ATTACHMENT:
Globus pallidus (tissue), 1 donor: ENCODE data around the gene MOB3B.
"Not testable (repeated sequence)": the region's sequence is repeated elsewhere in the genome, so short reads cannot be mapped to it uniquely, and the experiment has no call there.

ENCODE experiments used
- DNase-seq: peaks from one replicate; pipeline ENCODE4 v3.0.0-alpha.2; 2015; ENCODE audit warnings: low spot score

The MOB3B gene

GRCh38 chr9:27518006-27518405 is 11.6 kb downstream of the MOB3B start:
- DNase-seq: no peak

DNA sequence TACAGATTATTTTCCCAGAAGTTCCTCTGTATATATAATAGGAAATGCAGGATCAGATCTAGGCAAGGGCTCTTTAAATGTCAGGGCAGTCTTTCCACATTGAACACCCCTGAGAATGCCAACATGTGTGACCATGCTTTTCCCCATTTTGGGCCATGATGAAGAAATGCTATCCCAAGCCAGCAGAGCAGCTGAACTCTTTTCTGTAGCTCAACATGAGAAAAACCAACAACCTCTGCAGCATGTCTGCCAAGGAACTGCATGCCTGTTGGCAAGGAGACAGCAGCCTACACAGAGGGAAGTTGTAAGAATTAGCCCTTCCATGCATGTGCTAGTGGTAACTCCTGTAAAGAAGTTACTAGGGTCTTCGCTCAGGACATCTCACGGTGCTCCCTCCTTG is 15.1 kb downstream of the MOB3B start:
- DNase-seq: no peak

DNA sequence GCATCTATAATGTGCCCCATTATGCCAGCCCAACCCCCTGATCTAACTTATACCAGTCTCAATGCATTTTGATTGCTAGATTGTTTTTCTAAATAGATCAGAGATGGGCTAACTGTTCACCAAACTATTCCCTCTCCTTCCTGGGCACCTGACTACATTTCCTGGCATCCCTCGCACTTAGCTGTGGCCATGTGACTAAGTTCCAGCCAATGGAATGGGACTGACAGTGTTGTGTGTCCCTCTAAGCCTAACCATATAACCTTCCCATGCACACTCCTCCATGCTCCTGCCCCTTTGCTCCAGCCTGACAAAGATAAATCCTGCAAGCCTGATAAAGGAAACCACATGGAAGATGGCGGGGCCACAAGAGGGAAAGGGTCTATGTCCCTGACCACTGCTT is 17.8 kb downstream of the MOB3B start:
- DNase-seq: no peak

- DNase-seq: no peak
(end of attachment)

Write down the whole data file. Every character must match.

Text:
Globus pallidus (tissue), 1 donor: ENCODE data around the gene MOB3B.
"Not testable (repeated sequence)": the region's sequence is repeated elsewhere in the genome, so short reads cannot be mapped to it uniquely, and the experiment has no call there.

ENCODE experiments used
- DNase-seq: peaks from one replicate; pipeline ENCODE4 v3.0.0-alpha.2; 2015; ENCODE audit warnings: low spot score

The MOB3B gene

GRCh38 chr9:27518006-27518405 is 11.6 kb downstream of the MOB3B start:
- DNase-seq: no peak

DNA sequence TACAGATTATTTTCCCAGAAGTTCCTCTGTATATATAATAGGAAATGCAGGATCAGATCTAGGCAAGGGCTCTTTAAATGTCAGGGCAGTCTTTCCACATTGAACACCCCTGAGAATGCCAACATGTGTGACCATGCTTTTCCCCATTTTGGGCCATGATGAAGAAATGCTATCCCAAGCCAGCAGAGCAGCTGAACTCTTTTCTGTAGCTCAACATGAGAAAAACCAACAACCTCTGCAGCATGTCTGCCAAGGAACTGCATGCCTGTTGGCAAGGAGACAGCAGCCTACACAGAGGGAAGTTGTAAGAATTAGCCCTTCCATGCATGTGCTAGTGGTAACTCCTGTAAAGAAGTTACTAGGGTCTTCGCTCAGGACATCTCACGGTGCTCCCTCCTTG is 15.1 kb downstream of the MOB3B start:
- DNase-seq: no peak

DNA sequence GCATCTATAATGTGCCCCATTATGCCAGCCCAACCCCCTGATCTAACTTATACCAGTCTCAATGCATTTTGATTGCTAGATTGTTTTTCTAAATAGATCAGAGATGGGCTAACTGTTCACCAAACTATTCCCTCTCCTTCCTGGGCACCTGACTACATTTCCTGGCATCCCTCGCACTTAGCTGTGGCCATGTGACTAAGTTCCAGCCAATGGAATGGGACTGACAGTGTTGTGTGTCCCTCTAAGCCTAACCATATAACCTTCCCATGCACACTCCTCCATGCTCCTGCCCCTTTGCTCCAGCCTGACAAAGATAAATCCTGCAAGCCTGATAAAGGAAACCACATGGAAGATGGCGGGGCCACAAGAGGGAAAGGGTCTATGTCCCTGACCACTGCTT is 17.8 kb downstream of the MOB3B start:
- DNase-seq: no peak

- DNase-seq: no peak